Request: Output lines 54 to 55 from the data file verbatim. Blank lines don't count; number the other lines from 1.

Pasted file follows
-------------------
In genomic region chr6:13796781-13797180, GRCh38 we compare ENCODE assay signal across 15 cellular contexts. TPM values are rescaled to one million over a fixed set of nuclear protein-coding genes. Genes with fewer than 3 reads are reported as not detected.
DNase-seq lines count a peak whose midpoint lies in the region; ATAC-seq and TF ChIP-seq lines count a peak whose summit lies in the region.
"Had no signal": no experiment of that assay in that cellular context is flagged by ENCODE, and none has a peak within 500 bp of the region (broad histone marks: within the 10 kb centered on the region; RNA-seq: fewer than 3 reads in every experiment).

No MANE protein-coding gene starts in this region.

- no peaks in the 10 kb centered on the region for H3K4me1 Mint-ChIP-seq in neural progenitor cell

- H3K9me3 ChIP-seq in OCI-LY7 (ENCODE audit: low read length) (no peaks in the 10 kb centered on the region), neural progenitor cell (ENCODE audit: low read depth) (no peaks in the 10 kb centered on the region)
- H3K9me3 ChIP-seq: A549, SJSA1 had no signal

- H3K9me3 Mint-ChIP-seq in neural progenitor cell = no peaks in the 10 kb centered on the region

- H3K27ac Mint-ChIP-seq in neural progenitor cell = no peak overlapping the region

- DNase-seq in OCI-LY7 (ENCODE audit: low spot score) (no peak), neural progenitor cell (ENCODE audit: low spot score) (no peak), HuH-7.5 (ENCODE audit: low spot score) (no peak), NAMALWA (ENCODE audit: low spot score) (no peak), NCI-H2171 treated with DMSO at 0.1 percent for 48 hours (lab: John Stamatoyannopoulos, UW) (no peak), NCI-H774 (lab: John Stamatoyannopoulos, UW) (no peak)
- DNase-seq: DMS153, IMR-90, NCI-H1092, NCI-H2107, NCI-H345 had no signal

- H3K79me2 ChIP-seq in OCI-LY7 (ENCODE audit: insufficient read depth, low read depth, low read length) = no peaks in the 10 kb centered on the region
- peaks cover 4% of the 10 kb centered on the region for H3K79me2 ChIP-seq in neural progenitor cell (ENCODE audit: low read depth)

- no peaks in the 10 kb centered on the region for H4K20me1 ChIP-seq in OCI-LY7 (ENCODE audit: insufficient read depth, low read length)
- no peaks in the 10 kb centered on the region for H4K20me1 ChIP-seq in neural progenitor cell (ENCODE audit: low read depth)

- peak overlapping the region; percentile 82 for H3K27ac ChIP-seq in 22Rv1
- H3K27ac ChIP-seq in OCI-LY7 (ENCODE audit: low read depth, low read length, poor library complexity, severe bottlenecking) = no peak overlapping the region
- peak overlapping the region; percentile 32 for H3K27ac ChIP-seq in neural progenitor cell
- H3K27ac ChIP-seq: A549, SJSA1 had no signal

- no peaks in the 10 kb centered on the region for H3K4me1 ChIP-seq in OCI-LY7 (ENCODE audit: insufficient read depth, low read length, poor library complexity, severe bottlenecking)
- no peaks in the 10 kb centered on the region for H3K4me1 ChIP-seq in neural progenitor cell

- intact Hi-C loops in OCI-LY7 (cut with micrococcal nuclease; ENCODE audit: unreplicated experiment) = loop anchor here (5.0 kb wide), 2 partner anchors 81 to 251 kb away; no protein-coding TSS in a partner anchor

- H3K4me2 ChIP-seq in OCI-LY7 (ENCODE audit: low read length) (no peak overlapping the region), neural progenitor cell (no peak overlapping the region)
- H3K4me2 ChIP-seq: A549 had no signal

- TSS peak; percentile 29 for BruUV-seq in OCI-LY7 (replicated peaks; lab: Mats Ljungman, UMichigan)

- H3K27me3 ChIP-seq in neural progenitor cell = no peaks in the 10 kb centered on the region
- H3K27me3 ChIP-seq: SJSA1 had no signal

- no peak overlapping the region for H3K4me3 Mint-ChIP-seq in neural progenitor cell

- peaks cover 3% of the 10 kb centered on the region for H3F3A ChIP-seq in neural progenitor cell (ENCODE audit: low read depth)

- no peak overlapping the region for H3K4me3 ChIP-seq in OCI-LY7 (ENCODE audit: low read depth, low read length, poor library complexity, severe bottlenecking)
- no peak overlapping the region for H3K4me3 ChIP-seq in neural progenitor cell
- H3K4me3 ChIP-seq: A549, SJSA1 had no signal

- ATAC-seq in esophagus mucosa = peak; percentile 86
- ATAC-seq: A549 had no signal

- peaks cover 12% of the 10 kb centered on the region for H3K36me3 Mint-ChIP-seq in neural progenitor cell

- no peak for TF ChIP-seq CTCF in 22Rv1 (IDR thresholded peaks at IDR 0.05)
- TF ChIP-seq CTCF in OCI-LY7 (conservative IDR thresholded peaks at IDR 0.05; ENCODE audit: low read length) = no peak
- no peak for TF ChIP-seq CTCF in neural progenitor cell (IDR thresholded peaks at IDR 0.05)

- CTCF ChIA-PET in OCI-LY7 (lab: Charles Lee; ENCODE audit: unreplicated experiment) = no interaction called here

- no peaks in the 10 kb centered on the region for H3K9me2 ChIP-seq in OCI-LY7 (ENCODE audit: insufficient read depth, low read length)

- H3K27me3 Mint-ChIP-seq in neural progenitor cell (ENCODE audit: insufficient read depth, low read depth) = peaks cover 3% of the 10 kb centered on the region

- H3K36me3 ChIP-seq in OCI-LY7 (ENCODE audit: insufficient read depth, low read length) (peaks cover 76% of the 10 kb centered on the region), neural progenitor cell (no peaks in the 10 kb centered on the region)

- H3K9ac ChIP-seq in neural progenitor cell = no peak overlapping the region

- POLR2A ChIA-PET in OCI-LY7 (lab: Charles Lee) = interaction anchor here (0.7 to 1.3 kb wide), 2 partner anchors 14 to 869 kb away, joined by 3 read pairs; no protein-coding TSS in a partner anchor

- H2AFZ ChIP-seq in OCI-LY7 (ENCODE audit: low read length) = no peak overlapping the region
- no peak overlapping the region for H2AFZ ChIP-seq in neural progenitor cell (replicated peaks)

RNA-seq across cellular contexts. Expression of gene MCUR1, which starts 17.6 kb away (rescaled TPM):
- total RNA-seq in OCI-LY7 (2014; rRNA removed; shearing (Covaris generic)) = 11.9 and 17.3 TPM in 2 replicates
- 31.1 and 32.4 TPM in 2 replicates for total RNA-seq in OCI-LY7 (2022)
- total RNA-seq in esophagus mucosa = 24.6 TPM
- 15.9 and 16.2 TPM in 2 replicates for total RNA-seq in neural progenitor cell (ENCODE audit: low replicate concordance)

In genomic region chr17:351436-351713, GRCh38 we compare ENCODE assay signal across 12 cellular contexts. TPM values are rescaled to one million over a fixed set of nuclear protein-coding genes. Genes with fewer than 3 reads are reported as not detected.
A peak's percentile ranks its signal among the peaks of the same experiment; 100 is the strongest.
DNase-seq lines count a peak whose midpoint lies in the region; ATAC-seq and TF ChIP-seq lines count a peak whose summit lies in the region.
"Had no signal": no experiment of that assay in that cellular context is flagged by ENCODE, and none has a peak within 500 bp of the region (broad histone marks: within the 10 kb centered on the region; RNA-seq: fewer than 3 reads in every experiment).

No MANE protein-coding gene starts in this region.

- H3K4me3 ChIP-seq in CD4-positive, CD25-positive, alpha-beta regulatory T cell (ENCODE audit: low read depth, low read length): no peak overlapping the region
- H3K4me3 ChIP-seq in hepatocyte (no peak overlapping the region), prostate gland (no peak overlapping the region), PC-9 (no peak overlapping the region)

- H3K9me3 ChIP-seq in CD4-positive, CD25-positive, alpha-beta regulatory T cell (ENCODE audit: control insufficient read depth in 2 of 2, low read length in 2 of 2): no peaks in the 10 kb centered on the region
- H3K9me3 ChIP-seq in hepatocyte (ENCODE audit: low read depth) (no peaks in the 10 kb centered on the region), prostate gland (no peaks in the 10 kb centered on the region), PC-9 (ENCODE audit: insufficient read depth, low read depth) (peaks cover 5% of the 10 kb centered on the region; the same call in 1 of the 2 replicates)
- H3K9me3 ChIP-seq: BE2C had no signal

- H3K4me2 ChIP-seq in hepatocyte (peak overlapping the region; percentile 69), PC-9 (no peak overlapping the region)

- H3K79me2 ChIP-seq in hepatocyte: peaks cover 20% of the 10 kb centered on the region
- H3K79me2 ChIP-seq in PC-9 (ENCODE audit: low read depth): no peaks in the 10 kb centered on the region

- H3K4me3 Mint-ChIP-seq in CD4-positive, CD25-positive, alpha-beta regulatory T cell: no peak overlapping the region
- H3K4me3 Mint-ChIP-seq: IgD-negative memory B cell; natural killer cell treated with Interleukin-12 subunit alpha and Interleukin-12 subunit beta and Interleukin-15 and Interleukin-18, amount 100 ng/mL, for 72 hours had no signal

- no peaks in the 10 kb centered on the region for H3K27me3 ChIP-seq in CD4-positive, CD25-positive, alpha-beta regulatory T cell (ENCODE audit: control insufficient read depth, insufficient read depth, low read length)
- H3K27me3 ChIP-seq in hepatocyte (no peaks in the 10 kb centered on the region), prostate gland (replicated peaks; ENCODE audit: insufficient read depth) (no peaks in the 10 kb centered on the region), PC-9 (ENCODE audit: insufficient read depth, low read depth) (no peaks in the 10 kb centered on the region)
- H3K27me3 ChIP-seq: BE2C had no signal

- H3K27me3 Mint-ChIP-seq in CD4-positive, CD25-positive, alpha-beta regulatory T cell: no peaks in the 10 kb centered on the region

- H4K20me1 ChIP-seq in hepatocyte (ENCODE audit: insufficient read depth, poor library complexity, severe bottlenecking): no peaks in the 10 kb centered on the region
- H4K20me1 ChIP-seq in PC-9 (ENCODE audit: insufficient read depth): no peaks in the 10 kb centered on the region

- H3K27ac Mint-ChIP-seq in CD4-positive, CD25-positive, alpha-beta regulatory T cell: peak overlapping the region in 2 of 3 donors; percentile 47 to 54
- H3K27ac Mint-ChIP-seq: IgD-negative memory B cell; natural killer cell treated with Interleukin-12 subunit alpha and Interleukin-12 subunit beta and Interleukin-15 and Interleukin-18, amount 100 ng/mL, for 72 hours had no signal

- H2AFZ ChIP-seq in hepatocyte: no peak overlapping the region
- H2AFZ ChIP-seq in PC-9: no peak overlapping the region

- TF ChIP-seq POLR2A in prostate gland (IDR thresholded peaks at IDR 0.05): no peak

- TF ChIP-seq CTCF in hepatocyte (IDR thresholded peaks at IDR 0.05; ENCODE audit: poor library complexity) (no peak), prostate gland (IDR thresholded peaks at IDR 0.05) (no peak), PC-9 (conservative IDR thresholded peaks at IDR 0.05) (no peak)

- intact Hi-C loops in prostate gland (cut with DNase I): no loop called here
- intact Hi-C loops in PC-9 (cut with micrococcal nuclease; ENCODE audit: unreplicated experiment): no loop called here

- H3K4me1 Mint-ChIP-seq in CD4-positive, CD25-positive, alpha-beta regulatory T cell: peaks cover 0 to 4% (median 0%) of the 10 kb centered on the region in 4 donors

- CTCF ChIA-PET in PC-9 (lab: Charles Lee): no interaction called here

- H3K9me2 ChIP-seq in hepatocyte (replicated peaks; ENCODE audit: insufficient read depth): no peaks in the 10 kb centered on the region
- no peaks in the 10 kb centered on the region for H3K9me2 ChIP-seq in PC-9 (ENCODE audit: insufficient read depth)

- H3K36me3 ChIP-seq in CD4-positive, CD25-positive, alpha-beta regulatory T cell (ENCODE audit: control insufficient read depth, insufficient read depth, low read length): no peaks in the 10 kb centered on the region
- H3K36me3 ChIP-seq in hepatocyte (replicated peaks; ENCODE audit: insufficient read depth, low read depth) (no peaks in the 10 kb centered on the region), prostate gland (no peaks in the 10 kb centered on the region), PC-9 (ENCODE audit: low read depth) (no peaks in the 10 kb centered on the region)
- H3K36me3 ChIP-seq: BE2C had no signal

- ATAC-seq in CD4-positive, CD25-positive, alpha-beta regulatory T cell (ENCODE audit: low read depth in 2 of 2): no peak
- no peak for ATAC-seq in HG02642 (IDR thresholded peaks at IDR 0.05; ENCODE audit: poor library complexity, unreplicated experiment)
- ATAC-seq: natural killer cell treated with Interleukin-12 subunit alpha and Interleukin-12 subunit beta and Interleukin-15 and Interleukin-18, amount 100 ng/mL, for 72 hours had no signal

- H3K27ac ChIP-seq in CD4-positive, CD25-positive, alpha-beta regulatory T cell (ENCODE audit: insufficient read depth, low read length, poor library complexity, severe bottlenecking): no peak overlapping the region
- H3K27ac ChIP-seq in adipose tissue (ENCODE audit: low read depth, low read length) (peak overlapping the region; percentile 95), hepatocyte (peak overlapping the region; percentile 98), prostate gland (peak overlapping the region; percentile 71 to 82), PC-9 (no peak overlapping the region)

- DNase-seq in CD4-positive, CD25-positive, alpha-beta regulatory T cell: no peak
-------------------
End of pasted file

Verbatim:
DNase-seq lines count a peak whose midpoint lies in the region; ATAC-seq and TF ChIP-seq lines count a peak whose summit lies in the region.
"Had no signal": no experiment of that assay in that cellular context is flagged by ENCODE, and none has a peak within 500 bp of the region (broad histone marks: within the 10 kb centered on the region; RNA-seq: fewer than 3 reads in every experiment).